How should my income be taxed when I work from home?


Q. My employer is located in New Jersey and I live in Brooklyn, New York. Before COVID, I worked in my New Jersey office but since the pandemic, I have been working remotely from my residence since March 2020. Should my employer continue withholding New Jersey taxes from my paycheck?
— Worker

A. There have been a lot of people wondering how working for an employer based in one state while working at home in another state will affect their taxes.

New Jersey’s stance has been pretty clear.

“New Jersey sourcing rules dictate that income is sourced based on where the service or employment is performed based on a day’s method of allocation,” said Laurie Wolfe, a certified financial planner and certified public accountant with Peapack Private Wealth Management in New Providence. “However, during the temporary period of the COVID-19 pandemic, wage income will continue to be sourced as determined by the employer in accordance with the employer’s jurisdiction.”

From New Jersey’s viewpoint, this statement goes both ways, Wolfe said.

Whether it’s New York residents working for a New Jersey employer or vice versa, the income should be sourced to the employer’s jurisdiction during the pandemic, she said.

So, according to New Jersey, your employer will continue to withhold New Jersey taxes, at least until the restrictions are removed, she said.

Whether New York will go along with this remains to be seen, she said.

“But since New York has a hard stance on this as well, it would be contradictory of them to claim this income from New Jersey whilst claiming the income from New Jersey residents who are working from home for a New York employer,” she said.

The next question is what happens when the pandemic restrictions are lifted and you don’t return to your New Jersey office? What if you continue to be able, and do work remotely from home, will this be challenged?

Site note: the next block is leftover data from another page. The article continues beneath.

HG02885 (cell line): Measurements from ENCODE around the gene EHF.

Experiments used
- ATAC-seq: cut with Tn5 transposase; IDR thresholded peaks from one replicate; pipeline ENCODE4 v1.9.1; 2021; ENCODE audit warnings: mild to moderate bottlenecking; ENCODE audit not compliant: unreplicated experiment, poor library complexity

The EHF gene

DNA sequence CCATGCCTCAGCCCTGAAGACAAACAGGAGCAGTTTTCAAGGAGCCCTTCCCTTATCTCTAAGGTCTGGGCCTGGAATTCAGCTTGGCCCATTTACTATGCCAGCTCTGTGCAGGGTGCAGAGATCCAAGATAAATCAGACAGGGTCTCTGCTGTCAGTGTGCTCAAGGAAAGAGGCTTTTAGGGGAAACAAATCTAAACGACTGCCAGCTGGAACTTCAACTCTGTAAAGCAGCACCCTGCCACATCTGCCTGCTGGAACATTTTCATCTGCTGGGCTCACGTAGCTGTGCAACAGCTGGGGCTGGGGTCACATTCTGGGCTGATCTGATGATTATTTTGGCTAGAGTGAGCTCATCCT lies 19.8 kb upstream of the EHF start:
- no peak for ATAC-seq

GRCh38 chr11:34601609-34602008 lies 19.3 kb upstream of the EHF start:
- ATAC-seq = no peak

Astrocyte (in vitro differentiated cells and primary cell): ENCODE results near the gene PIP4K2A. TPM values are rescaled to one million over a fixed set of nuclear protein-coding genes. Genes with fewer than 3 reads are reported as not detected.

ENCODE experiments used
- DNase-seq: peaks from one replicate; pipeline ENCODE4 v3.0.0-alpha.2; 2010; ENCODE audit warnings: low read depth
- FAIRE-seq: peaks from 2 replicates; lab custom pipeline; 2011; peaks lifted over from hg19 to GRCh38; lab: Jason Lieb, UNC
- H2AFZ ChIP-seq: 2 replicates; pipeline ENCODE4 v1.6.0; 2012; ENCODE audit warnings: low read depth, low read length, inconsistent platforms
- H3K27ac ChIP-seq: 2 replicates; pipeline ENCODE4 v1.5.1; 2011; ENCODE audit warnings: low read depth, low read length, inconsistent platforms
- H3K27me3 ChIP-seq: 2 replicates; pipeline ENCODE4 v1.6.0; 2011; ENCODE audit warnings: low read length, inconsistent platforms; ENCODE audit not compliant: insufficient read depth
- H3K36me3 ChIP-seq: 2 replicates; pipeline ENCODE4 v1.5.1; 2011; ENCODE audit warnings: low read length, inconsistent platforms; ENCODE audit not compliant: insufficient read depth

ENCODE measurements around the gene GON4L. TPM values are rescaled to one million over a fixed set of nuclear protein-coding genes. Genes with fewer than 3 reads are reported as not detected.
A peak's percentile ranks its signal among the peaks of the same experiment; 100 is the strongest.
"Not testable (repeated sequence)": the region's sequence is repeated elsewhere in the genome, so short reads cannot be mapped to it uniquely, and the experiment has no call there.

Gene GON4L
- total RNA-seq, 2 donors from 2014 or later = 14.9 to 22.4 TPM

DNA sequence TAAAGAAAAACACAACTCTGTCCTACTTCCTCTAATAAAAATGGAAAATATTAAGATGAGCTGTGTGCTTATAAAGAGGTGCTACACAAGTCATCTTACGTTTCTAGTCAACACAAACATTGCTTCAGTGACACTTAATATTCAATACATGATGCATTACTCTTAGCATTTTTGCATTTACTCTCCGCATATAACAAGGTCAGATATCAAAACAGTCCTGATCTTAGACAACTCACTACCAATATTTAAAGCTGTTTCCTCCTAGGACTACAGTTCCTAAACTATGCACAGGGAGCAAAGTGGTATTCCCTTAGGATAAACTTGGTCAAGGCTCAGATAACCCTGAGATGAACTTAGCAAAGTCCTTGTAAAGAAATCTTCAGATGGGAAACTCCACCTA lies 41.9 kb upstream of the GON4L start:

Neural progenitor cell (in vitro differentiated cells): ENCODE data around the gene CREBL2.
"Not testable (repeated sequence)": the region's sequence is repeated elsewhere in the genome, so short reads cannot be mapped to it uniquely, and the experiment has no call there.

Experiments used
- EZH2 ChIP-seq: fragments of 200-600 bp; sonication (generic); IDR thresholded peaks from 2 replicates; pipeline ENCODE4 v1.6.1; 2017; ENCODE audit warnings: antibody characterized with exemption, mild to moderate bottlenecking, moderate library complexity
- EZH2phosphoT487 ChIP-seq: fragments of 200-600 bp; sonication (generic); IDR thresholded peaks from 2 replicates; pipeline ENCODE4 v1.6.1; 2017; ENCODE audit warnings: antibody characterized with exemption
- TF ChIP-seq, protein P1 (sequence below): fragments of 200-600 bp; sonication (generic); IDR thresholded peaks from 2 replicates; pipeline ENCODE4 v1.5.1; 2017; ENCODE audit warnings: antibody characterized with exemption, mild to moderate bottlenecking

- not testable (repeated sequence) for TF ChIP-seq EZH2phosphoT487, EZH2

Wolfe said we will have to wait and see how this plays out, noting that right now, there are several lawsuits at the Supreme Court level from New Jersey, Connecticut, Hawaii and Iowa which challenge the ability to tax nonresidents’ income while they are working remotely.

Seven states follow the “convenience of the employer” rule, she said.

This means that they tax employees based on their employer’s location, not the location where the work is performed, she said.
New York is one of these seven states.

“Their rule says that employers are required to withhold New York income tax from wages paid to employees who are working from home outside of New York if it is for the employee’s — not the employer’s — convenience,” she said. “To satisfy the convenience of the employer test, an employee would have to establish that their home office constitutes a `bona fide employer office.’”

You can learn more about that here.

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This story was originally published on March 22, 2021. presents certain general financial planning principles and advice, but should never be viewed as a substitute for obtaining advice from a personal professional advisor who understands your unique individual circumstances.